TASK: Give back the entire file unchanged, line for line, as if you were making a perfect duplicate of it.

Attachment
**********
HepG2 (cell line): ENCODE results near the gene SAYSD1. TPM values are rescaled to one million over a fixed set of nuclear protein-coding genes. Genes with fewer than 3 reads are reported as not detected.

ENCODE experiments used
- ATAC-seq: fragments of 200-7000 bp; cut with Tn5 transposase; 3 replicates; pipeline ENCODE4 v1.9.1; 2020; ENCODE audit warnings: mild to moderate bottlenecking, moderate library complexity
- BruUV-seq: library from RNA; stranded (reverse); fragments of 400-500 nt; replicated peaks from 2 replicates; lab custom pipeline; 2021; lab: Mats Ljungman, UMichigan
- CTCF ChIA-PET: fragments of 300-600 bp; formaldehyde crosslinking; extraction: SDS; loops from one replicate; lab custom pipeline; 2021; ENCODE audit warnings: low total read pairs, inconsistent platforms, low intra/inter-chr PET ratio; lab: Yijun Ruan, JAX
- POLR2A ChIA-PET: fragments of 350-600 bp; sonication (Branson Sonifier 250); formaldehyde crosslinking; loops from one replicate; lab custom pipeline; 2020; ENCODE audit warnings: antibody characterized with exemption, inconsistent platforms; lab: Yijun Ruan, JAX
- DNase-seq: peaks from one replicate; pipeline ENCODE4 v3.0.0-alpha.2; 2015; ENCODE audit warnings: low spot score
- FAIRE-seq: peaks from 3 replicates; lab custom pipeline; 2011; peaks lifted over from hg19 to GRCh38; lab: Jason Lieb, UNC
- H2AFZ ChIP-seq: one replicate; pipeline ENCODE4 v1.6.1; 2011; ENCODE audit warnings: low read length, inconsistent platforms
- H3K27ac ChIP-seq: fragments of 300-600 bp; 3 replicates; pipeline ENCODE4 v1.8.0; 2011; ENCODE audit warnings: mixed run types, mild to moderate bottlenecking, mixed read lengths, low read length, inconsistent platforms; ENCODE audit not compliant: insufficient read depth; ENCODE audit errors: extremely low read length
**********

HepG2 (cell line): ENCODE results near the gene SAYSD1. TPM values are rescaled to one million over a fixed set of nuclear protein-coding genes. Genes with fewer than 3 reads are reported as not detected.

ENCODE experiments used
- ATAC-seq: fragments of 200-7000 bp; cut with Tn5 transposase; 3 replicates; pipeline ENCODE4 v1.9.1; 2020; ENCODE audit warnings: mild to moderate bottlenecking, moderate library complexity
- BruUV-seq: library from RNA; stranded (reverse); fragments of 400-500 nt; replicated peaks from 2 replicates; lab custom pipeline; 2021; lab: Mats Ljungman, UMichigan
- CTCF ChIA-PET: fragments of 300-600 bp; formaldehyde crosslinking; extraction: SDS; loops from one replicate; lab custom pipeline; 2021; ENCODE audit warnings: low total read pairs, inconsistent platforms, low intra/inter-chr PET ratio; lab: Yijun Ruan, JAX
- POLR2A ChIA-PET: fragments of 350-600 bp; sonication (Branson Sonifier 250); formaldehyde crosslinking; loops from one replicate; lab custom pipeline; 2020; ENCODE audit warnings: antibody characterized with exemption, inconsistent platforms; lab: Yijun Ruan, JAX
- DNase-seq: peaks from one replicate; pipeline ENCODE4 v3.0.0-alpha.2; 2015; ENCODE audit warnings: low spot score
- FAIRE-seq: peaks from 3 replicates; lab custom pipeline; 2011; peaks lifted over from hg19 to GRCh38; lab: Jason Lieb, UNC
- H2AFZ ChIP-seq: one replicate; pipeline ENCODE4 v1.6.1; 2011; ENCODE audit warnings: low read length, inconsistent platforms
- H3K27ac ChIP-seq: fragments of 300-600 bp; 3 replicates; pipeline ENCODE4 v1.8.0; 2011; ENCODE audit warnings: mixed run types, mild to moderate bottlenecking, mixed read lengths, low read length, inconsistent platforms; ENCODE audit not compliant: insufficient read depth; ENCODE audit errors: extremely low read length